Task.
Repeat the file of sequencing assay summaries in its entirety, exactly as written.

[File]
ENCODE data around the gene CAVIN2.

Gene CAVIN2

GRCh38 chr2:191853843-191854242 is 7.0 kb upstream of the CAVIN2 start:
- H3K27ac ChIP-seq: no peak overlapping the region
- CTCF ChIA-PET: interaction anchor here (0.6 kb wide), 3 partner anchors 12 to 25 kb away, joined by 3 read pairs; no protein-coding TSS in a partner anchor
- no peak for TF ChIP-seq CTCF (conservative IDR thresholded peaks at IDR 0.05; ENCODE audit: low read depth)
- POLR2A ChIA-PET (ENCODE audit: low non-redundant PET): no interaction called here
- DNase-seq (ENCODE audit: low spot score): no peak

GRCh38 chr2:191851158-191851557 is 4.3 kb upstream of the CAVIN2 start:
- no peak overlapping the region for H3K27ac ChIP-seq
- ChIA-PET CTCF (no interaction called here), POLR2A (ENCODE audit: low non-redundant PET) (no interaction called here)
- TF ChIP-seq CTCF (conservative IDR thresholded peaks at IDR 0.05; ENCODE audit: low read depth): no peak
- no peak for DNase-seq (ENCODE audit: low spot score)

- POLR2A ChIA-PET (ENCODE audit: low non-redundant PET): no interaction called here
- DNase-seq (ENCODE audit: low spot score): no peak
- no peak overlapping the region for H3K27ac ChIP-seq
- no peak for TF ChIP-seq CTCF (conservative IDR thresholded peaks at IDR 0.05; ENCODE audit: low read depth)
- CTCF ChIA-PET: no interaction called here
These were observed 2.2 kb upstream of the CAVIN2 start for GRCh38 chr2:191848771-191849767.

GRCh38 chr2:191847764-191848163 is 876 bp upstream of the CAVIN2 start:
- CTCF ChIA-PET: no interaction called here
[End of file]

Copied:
ENCODE data around the gene CAVIN2.

Gene CAVIN2

GRCh38 chr2:191853843-191854242 is 7.0 kb upstream of the CAVIN2 start:
- H3K27ac ChIP-seq: no peak overlapping the region
- CTCF ChIA-PET: interaction anchor here (0.6 kb wide), 3 partner anchors 12 to 25 kb away, joined by 3 read pairs; no protein-coding TSS in a partner anchor
- no peak for TF ChIP-seq CTCF (conservative IDR thresholded peaks at IDR 0.05; ENCODE audit: low read depth)
- POLR2A ChIA-PET (ENCODE audit: low non-redundant PET): no interaction called here
- DNase-seq (ENCODE audit: low spot score): no peak

GRCh38 chr2:191851158-191851557 is 4.3 kb upstream of the CAVIN2 start:
- no peak overlapping the region for H3K27ac ChIP-seq
- ChIA-PET CTCF (no interaction called here), POLR2A (ENCODE audit: low non-redundant PET) (no interaction called here)
- TF ChIP-seq CTCF (conservative IDR thresholded peaks at IDR 0.05; ENCODE audit: low read depth): no peak
- no peak for DNase-seq (ENCODE audit: low spot score)

- POLR2A ChIA-PET (ENCODE audit: low non-redundant PET): no interaction called here
- DNase-seq (ENCODE audit: low spot score): no peak
- no peak overlapping the region for H3K27ac ChIP-seq
- no peak for TF ChIP-seq CTCF (conservative IDR thresholded peaks at IDR 0.05; ENCODE audit: low read depth)
- CTCF ChIA-PET: no interaction called here
These were observed 2.2 kb upstream of the CAVIN2 start for GRCh38 chr2:191848771-191849767.

GRCh38 chr2:191847764-191848163 is 876 bp upstream of the CAVIN2 start:
- CTCF ChIA-PET: no interaction called here